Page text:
There is scarce information available on Charles Duvernoy – not to be confused with Jean Baptiste Duvernoy (1802–1880), a French composer and pianist of the later romantic period, author of many studies and didactical works for piano. Charles was born in Montbéliard, France, and began clarinet studies in Strasbourg while playing in a military band. In 1790 he moved to Paris where he improved his playing – first as a member of the National Guard Band along with his brother, hornist Frédéric-Nicolas, and then achieving the posts of principal clarinet with the orchestra of the Monsieur Theatre and then the Feydeau Theatre of Saint-Germain, a position he held until 1824. He was also a professor at the Conservatory of Paris from 1800–02 and from 1808–16.
The Quartet No.1 is an unpretentious but enjoyable composition with well-conceived themes in all three movements and strong connections to the classical Viennese period. The 3 Themes and Variations employ simple themes with an introduction (in a minor key for No.1 and 2) before developing them in five variations (No.1 & 2) and three variations (No.3). The two Airs varies (chosen from the 6 Airs varies) were also conceived in theme and variations form. The style is purely classical and resembles other Airs (or Sonatas) written by French composers such as Lefevre, Devienne or Buteaux. Originally written for C clarinet and bass, this recording uses a B flat clarinet and basset horn for a better timbral match. For authentic colour, the clarinet is an early, original Lefevre six-key boxwood instrument from the early 19th century.
Frédéric-Nicolas’s Trio No.1 is the work of a virtuoso hornist. In 1788 he went to Paris and joined the Orchestre de la Comédie italienne. Two years later he became hornist of the Orchestre de la Guarde National and later was a professor at the Paris Conservatory, where he served until 1815. He also played in the Orchestre de l’Opéra de Paris from 1796–1817. He left a great number of horn pieces including 12 horn concertos, trios, nocturnes, quintets, etc. The Trio recorded here features a well-developed first movement and a second movement consisting of a short theme with four carefree variations ending in a brilliant coda. The horn is substituted with the more velvety, nasal colour of the basset horn, creating a new, interesting timbral combination.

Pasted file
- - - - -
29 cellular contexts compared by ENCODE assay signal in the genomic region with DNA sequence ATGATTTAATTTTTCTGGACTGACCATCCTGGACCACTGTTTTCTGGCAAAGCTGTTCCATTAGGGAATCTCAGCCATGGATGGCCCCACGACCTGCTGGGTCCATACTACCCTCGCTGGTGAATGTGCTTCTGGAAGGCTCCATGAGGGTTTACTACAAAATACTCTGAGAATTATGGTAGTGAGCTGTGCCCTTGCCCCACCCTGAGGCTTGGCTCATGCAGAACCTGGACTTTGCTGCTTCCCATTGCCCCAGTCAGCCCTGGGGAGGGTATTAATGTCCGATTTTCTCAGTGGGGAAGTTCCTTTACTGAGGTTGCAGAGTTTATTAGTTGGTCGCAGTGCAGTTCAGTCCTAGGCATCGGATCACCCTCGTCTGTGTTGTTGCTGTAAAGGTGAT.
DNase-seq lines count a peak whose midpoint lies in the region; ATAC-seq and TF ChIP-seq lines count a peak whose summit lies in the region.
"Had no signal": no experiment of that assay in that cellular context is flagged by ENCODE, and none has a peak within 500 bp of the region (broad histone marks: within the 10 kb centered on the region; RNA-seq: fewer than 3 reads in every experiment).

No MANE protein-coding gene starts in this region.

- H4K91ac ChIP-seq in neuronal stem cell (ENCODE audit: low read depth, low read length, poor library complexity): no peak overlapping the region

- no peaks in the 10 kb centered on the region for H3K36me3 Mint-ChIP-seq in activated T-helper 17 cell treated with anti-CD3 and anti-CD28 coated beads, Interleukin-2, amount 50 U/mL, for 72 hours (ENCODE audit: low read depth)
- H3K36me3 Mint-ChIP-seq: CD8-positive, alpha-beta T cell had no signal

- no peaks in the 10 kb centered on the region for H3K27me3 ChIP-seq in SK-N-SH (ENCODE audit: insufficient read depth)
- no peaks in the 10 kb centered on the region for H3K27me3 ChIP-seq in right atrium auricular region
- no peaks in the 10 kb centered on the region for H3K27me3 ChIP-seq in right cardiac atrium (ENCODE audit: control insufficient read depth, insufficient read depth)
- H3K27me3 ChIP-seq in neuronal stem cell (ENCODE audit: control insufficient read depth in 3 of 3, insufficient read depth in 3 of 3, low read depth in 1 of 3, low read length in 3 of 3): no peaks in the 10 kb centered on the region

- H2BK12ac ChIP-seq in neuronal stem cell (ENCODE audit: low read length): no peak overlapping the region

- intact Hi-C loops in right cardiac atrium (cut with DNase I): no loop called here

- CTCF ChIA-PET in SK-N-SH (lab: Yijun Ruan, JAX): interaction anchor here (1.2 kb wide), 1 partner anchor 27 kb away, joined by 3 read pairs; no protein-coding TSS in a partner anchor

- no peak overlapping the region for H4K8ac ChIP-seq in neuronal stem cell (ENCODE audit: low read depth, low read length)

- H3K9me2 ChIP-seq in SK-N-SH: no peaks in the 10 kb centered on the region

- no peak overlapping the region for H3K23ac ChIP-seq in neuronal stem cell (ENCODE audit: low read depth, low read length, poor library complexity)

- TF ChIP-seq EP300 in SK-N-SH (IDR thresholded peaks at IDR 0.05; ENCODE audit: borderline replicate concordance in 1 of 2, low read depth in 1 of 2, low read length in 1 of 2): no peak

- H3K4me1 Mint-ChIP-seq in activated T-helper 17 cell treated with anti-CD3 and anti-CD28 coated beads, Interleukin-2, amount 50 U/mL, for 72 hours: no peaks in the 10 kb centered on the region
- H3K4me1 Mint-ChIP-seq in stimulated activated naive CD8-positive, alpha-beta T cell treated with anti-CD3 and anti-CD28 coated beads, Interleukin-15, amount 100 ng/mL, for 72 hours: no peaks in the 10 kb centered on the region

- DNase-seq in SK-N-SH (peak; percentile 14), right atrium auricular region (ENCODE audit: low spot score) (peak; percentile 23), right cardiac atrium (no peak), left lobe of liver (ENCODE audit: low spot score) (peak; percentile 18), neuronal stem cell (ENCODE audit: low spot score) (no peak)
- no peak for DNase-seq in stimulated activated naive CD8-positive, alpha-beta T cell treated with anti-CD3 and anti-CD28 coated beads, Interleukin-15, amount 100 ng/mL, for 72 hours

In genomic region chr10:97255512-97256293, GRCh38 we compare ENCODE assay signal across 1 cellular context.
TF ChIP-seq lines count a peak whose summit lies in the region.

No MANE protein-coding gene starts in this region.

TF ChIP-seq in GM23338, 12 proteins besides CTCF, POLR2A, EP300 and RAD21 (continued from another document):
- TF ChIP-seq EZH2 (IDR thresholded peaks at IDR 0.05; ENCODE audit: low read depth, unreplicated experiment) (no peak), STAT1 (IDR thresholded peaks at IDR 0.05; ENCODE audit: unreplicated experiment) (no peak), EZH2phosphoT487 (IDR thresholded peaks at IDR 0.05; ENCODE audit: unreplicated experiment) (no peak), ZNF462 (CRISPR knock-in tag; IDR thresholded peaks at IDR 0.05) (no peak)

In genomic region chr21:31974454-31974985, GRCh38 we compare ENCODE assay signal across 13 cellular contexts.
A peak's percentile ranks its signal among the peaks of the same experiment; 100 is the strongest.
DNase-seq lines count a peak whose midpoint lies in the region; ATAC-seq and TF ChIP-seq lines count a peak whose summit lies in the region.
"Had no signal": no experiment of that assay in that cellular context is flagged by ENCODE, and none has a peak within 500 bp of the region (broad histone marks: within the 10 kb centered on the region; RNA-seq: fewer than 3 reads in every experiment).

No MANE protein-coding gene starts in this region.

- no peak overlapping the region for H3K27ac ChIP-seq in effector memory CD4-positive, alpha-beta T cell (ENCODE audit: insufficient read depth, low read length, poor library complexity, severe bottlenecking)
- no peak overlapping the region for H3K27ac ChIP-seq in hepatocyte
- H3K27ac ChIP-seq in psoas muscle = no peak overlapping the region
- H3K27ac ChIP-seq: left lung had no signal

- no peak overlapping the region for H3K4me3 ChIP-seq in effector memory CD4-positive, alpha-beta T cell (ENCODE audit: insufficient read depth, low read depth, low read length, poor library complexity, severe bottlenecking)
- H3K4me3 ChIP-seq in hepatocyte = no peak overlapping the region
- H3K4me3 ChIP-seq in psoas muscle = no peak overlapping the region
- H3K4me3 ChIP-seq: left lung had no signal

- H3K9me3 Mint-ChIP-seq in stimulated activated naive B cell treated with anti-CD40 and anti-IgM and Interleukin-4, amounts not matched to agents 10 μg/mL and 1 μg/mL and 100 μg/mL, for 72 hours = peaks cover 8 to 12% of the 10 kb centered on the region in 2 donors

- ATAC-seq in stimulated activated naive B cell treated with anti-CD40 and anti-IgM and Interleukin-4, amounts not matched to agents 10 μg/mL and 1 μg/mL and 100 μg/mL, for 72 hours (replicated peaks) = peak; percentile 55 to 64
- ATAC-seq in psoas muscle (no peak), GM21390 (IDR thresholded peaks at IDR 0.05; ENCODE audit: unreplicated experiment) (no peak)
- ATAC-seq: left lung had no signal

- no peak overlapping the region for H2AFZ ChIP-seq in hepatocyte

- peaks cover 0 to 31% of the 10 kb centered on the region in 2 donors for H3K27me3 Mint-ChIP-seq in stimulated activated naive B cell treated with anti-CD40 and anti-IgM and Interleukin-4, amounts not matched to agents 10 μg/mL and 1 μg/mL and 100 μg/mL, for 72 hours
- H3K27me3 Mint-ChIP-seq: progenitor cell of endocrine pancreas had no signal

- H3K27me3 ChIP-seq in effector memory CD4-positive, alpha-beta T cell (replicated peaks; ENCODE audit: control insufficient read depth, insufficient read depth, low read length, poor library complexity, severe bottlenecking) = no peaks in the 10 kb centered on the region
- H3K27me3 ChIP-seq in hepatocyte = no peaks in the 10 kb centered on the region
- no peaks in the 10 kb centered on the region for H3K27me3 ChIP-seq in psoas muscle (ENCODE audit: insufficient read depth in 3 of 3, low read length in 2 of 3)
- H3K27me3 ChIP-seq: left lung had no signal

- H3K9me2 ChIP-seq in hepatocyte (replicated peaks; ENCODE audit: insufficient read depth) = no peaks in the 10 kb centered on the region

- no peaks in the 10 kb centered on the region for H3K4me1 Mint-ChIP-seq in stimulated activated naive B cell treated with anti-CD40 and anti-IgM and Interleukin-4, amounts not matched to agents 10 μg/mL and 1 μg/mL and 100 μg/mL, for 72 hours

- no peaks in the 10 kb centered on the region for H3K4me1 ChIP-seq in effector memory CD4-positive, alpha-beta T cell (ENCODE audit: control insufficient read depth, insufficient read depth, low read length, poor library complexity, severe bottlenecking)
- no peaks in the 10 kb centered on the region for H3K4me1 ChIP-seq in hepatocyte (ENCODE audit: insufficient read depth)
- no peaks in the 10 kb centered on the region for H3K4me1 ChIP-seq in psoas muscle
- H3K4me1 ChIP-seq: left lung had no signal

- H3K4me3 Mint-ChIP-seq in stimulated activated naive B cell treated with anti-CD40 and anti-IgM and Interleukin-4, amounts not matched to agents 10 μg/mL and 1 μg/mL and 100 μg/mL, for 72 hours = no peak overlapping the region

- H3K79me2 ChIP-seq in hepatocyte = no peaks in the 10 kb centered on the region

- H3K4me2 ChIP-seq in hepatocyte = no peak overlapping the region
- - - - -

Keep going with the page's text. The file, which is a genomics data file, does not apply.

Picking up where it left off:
- Recorded in Ticino and Cesano Maderno, Italy.
- Booklet in English contains liner notes by the soloist and profiles of the soloist and the ensemble.
- Charles Duvernoy (1763-1845) was born in Montbéliard, France. He started to study clarinet in Strasbourg meanwhile playing in a military band. In 1790 he moved to Paris where he improved his playing, while joining, as did his brother hornist Frédéric-Nicolas, the National Guard Band. Later he became principal clarinet in the orchestra of the De Monsieur Theatre as well as at the Feydeau Theatre of Saint-Germain, where he kept this position until 1824. He was also a professor of the Conservatory of Paris between 1800-1802 and 1808-1816.
- Duvernoy wrote mainly for his own instrument, the clarinet, which was becoming increasingly popular, gaining a strong position in the orchestra and chamber music.
- This new recording presents a Clarinet Quartet and several variation cycles. As a bonus we hear a Clarinet Trio by his brother Frédéric-Nicolas. The music is highly enjoyable, melodious and brilliantly written for the instruments.
- Charles Duvernoy is not to be confused with Jean Baptiste Duvernoy (1802-1880), French composer and pianist of the romantic period, who wrote plenty of studies and didactical works for piano.
- Played by The Italian Consort and Luigi Magistrelli, one of the foremost clarinet players of Italy. He made many recordings for Brilliant Classics with works by C.P.E. Bach (95307), Giuliani (95541), Kummer (94472), Archduke Rudolph (94952), Rebay (94171) and Fuchs (96305). ‘Luigi Magistrelli is a skilled artist, with the fingers and the enthusiasm for Weber.’ Gramophone.